Thanks to Anna, our Lent was enriched by the wonderful idea of feast day learning boxes. The box is a collection of items that symbolize the theology behind a feast or day in the liturgical cycle. The goal is to create a tangible explanation of a spiritual lesson. Another layer of meaning.
We brought the boxes with us to church on the appointed days, listening for the symbols in the hymns and readings or finding them in the icons. Hilary’s face would light up when she made the connection. I am nearly constantly amazed at how much Hilary does soak up from the services. Even when it appears that she is not listening. The Truth is so strong that the point is undeniable (except to adults with too much logic and baggage!). However, there are many days when all she really wants to know is whether or not it’s a Liturgy, so she can get her hands on some antidoron bread and get out of there.
In Orthodoxy, we do not water down the Faith for our children. From their first days, they are part of the community. They pray and worship alongside the rest of us in unity. However, I believe there is a benefit in making allowances for a child’s point of view. The learning boxes incorporate both theology and child appeal. They are not a diversion, but rather a tool of instruction.
The boxes were a huge success for us during Holy Week. The making of the boxes was a fun and bonding creative activity for Jared, my soon to be teenage son, and I. Hilary enjoyed exploring with the boxes during church. We would listen for the Gospel about the sheep and the goats, for example, and she would hold up the sheep and goat figures in her box with a smile. She would sing the troparion for the day from her own copy in the box. The boxes were a great discussion starter, giving me a jumping off point to further opportunities for sharing the nuances of the Faith. Rather that asking if she remembered a line from the Gospel and being met with a blank stare, I was able to hold up the symbol from her box and engage in a discussion with her. Kids are visual. It’s always beneficial to meet them where they are in the visual world.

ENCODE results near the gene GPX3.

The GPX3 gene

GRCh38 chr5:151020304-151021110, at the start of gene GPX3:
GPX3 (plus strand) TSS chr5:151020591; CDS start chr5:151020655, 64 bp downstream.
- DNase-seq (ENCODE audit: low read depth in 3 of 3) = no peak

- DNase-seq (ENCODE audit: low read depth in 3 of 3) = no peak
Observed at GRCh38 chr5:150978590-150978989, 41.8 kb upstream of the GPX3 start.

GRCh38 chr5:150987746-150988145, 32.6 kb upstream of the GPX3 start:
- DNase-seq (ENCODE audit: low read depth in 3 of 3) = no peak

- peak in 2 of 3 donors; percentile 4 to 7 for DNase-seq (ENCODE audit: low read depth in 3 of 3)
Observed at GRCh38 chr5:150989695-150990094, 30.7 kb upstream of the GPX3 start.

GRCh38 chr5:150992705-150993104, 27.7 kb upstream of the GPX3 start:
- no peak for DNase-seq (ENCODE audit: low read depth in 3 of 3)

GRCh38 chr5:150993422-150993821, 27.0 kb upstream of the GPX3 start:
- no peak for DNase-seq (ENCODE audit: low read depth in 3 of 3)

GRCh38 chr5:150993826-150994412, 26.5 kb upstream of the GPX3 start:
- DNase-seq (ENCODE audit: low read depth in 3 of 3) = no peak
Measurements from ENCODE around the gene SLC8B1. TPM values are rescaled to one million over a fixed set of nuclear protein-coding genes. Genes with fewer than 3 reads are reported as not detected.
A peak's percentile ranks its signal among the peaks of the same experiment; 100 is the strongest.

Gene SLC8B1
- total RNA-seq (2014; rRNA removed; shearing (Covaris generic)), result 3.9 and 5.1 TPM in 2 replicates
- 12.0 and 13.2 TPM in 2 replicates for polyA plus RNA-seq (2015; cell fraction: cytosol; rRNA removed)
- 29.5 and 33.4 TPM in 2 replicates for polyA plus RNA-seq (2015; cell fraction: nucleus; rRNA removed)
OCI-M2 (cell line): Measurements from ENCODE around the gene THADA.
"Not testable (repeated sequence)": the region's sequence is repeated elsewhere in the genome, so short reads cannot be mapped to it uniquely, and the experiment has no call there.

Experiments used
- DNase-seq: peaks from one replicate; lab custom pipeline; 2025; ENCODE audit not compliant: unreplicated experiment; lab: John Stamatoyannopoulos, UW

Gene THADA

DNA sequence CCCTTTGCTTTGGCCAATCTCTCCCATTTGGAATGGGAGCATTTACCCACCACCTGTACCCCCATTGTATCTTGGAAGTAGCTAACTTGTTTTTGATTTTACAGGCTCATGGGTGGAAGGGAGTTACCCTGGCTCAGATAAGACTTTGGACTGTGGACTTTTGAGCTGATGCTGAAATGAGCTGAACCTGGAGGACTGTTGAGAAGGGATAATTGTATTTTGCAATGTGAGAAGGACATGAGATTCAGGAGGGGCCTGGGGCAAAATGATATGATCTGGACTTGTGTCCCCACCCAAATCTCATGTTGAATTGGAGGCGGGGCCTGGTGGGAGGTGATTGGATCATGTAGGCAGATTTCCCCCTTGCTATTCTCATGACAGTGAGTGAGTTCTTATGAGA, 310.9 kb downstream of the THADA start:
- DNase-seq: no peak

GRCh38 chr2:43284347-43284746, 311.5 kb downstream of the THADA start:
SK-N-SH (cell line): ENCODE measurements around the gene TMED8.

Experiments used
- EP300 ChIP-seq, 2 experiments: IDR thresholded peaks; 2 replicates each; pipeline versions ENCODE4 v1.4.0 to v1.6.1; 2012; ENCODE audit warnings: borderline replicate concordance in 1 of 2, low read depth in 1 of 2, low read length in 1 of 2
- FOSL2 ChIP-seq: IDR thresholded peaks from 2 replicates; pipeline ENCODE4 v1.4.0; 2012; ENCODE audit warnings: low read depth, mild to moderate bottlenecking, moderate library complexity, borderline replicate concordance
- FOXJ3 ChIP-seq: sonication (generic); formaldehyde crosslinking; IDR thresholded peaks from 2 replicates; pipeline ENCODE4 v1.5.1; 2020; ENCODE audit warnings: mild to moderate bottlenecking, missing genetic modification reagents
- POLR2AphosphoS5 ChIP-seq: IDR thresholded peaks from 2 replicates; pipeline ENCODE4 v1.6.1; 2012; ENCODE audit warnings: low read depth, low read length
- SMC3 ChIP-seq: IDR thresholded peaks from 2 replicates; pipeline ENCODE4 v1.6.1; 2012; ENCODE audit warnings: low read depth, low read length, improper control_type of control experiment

I’m trying to continue the learning boxes throughout the church year. This week, we celebrated Pentecost. The familiar making of the box was a welcome return. I’ll admit, making a box for every day from Lazarus Saturday to Pascha was quite an endeavor. The crafting lost a bit of its luster. The newness and excitement was back, though, as Jared and I wandered the aisles of the craft store looking for inspiration.
The Pentecost box contains:
* Jared’s rendition of a rushing wind
* a tongue of fire
* a dove to represent the Holy Spirit
* the strange and new doctrine of the Holy Trinity written in English, Greek, Russian and Hebrew
* water (snow globe style) to represent Baptism and oil for Chrismation, reminding Hilary of when we receive the Holy Spirit. This oil is very special to me. St. Mary of Egypt is my patron saint. Living a life of fast times, St. Mary arrived in Jerusalem one day and experienced a great conversion with the aid of an icon of the Mother of God. That icon still exists, and this oil comes from the lampada that hangs in front of it. It was a gift from a friend who visited Jerusalem.
* The words to “O Heavenly King”, the prayer to the Holy Spirit that we have not sung since Pascha, awaiting this joyous day of the gift of the Comforter.
When I make the boxes, I think most about next year and the year after that. I look forward to taking out this Pentecost box repeatedly as Hilary ages and really taking advantage of the layering. A little meaning here and little more meaning there, all adding to the foundation of spiritual education. Orthodoxy is not a book-based Faith. We live our Faith in a vibrant, dynamic, relational way. With God’s mercy, these boxes will be another tool of relationship building for Hilary and our whole family.